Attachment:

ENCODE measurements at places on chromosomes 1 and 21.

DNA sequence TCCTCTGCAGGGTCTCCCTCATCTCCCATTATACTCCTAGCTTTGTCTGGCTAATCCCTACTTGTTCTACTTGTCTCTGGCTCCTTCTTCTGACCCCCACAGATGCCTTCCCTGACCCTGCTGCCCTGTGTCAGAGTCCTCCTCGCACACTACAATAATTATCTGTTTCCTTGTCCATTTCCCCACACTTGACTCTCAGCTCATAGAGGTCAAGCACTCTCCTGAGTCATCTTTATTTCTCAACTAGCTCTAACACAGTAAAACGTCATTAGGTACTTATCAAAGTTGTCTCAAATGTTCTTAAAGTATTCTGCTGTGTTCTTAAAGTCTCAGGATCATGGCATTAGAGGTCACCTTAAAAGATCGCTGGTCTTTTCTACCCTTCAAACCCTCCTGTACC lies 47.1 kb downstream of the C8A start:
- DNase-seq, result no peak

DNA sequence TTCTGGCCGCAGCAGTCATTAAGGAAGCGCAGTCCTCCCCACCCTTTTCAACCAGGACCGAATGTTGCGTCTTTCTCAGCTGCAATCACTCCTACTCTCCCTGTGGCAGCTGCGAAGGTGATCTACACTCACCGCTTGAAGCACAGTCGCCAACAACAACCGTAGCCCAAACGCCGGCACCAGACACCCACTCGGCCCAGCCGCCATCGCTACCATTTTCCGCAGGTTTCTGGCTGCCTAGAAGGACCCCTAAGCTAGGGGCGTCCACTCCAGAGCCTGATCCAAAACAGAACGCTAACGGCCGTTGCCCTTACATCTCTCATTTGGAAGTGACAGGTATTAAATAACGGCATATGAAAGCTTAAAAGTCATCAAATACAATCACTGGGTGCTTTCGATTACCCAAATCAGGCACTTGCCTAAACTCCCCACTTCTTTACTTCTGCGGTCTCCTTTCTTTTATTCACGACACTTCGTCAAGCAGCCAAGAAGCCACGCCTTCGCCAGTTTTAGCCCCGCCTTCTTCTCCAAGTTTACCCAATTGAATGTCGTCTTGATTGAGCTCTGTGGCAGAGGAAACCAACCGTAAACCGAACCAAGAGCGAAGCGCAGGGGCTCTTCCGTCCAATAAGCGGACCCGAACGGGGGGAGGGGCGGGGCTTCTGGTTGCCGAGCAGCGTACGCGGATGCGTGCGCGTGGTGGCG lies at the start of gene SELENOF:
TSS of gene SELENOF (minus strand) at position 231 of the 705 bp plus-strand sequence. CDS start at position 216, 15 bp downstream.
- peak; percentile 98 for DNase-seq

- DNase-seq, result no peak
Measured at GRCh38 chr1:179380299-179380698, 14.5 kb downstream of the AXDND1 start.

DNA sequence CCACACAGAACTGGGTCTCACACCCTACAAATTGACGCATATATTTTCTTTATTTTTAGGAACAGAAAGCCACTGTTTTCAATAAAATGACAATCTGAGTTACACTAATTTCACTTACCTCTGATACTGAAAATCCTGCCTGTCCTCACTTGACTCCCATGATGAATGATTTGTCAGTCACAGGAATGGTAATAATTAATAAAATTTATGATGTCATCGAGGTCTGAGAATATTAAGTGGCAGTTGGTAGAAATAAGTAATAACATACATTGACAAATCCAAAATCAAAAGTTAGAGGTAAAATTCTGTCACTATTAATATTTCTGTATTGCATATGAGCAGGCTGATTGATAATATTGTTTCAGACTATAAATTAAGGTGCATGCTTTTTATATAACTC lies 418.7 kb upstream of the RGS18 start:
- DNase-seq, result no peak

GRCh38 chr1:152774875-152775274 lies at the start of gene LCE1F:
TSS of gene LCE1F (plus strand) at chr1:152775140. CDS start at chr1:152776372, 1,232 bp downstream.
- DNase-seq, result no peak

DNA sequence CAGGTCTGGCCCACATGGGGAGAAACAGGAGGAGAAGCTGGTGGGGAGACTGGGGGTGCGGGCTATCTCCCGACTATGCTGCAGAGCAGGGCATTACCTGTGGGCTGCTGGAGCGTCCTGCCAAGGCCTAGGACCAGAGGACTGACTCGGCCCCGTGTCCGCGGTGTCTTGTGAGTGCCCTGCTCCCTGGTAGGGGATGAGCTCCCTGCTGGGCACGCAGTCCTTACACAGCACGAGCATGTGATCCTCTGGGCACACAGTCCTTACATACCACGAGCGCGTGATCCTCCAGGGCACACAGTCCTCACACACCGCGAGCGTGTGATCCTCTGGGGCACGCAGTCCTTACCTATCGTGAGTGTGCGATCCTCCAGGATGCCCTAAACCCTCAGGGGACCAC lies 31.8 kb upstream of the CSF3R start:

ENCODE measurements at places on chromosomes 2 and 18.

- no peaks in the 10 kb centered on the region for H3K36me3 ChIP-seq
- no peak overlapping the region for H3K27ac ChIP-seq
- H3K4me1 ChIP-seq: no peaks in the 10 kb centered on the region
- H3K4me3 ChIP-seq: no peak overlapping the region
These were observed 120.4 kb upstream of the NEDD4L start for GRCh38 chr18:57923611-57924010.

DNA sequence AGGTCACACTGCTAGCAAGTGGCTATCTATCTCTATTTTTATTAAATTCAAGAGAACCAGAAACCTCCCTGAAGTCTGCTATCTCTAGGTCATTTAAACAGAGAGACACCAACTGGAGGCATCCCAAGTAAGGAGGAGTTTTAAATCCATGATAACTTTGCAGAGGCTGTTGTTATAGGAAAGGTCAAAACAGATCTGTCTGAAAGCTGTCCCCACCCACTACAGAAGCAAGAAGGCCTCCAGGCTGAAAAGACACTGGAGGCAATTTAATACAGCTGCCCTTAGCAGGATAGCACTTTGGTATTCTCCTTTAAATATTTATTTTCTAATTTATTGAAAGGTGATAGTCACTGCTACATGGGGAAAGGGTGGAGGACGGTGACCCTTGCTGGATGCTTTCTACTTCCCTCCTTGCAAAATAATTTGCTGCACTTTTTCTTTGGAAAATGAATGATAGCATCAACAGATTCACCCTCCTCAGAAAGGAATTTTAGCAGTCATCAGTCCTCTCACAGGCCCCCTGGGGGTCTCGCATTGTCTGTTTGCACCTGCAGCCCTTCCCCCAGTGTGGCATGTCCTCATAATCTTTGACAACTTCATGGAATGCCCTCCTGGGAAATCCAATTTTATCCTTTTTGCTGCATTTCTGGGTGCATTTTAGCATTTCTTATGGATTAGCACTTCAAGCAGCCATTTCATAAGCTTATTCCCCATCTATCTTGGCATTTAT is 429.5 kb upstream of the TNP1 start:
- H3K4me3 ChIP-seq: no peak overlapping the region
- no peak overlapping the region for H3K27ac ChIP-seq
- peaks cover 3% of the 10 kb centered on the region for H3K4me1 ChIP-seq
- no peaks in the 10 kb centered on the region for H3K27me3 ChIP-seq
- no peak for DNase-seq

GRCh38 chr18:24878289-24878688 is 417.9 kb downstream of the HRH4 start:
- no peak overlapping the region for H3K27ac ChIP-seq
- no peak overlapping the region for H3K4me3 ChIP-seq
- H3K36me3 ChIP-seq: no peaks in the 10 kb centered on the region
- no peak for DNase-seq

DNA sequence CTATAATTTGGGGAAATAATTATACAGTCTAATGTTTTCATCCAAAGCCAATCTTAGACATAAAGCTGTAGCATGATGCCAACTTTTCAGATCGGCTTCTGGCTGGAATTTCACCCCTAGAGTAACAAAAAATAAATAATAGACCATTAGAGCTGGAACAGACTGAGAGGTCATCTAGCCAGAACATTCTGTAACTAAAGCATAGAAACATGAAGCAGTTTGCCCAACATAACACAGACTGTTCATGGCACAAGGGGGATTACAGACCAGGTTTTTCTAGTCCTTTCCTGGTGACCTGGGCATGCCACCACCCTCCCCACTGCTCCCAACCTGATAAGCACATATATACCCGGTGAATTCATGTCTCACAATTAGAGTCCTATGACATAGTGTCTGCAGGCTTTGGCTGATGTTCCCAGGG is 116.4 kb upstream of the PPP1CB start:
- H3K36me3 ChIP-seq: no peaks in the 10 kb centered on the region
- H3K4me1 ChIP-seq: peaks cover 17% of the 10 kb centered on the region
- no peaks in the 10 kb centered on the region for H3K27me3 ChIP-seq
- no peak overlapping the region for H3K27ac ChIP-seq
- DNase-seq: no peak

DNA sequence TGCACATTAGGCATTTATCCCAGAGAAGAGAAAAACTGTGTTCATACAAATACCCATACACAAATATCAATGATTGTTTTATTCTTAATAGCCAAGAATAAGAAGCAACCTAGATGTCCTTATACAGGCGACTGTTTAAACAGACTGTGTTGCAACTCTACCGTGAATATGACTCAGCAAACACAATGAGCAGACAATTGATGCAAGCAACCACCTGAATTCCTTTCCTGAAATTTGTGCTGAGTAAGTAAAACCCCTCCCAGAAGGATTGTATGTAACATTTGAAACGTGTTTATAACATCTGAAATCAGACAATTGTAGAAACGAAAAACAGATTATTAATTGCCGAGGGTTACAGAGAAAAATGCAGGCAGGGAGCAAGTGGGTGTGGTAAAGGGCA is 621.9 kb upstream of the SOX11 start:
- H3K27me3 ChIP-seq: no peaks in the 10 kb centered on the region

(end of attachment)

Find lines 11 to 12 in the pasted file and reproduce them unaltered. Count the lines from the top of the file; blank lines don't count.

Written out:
GRCh38 chr1:152774875-152775274 lies at the start of gene LCE1F:
TSS of gene LCE1F (plus strand) at chr1:152775140. CDS start at chr1:152776372, 1,232 bp downstream.